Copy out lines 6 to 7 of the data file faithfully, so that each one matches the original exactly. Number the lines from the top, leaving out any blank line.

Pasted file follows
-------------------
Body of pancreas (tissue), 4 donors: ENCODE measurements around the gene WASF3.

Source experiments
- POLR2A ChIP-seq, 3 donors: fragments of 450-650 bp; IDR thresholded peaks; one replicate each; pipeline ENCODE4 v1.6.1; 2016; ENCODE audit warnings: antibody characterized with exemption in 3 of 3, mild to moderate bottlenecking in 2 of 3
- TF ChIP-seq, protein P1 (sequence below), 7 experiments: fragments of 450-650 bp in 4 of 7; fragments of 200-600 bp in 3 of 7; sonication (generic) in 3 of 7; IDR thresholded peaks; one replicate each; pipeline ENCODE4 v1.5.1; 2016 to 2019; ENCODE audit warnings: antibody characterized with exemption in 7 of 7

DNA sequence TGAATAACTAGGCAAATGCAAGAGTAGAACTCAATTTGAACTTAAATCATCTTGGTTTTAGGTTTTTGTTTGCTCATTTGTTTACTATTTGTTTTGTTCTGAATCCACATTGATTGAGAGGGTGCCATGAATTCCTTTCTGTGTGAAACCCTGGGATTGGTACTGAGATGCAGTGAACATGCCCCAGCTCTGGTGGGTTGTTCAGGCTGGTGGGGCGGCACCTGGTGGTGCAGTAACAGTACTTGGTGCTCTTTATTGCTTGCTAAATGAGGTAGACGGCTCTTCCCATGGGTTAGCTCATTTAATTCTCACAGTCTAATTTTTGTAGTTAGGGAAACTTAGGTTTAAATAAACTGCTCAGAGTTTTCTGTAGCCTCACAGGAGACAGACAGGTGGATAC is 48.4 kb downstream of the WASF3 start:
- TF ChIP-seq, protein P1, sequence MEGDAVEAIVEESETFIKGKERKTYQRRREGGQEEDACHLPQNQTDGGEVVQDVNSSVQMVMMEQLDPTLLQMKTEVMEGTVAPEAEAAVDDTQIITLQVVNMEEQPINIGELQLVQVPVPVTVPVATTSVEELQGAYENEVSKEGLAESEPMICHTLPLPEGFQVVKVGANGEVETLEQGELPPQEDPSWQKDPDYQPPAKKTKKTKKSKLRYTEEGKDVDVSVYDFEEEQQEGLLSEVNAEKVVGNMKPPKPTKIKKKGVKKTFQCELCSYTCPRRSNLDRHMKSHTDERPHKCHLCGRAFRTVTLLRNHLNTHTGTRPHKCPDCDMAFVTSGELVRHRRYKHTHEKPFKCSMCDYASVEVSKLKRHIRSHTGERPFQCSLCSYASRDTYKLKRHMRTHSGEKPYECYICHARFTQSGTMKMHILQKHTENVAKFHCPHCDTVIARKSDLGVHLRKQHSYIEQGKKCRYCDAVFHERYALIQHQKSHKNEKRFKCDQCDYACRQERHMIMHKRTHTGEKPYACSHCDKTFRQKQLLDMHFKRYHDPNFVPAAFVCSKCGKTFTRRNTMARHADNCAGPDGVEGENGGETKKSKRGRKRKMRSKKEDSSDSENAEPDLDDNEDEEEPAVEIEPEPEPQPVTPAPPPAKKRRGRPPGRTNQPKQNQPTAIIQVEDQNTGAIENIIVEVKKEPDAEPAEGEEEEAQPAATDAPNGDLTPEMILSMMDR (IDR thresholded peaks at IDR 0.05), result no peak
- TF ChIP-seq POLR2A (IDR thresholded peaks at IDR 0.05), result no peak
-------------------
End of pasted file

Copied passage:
- TF ChIP-seq, protein P1, sequence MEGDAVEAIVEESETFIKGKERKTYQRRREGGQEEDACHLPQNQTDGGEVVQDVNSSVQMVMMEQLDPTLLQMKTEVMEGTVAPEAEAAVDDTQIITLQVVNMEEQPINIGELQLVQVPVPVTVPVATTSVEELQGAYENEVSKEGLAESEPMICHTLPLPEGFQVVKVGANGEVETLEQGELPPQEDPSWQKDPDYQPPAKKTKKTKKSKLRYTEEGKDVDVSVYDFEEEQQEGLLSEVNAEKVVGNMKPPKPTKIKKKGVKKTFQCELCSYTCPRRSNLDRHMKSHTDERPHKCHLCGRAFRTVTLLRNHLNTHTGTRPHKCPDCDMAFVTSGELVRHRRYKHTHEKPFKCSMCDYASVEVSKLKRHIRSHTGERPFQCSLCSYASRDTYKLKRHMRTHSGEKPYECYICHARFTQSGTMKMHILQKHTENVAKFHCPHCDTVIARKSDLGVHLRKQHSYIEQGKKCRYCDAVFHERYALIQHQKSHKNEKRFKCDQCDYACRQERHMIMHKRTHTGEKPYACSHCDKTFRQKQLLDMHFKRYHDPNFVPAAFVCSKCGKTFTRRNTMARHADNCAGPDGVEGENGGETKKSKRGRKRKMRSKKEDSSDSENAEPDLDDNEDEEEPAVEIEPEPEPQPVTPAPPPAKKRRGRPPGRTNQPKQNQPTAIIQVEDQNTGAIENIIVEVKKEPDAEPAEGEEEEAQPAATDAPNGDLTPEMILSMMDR (IDR thresholded peaks at IDR 0.05), result no peak
- TF ChIP-seq POLR2A (IDR thresholded peaks at IDR 0.05), result no peak